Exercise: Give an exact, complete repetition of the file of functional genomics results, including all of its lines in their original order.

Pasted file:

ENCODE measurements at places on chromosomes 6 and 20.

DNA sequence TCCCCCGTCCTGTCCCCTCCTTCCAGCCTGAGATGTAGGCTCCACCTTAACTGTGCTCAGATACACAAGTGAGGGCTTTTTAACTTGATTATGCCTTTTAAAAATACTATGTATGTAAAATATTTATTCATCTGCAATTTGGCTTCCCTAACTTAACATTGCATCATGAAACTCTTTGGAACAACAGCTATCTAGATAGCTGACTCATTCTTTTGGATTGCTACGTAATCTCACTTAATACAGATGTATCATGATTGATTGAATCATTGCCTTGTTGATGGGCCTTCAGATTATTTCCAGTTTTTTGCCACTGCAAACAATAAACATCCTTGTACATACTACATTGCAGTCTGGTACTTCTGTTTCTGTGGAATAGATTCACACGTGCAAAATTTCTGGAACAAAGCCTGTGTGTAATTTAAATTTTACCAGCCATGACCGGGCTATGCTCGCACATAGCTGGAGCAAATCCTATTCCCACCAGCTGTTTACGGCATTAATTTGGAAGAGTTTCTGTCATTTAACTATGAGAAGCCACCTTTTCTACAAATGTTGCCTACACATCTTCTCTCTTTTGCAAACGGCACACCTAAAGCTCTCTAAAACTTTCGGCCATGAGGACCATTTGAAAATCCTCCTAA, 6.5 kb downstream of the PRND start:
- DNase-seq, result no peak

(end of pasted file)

ENCODE measurements at places on chromosomes 6 and 20.

DNA sequence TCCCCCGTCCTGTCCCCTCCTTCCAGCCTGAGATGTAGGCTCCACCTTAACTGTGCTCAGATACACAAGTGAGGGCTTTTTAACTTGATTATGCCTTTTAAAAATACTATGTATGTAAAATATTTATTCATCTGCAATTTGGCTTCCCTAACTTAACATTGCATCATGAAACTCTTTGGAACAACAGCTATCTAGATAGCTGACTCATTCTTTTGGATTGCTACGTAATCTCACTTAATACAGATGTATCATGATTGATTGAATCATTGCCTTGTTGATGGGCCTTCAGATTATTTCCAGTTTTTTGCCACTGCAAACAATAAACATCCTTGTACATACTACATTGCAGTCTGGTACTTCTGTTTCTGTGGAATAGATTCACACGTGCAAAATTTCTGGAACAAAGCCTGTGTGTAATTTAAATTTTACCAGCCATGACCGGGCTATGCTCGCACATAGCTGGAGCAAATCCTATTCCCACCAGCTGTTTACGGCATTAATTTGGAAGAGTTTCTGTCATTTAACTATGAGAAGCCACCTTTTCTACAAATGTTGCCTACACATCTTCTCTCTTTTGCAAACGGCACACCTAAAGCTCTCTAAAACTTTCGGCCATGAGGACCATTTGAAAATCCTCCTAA, 6.5 kb downstream of the PRND start:
- DNase-seq, result no peak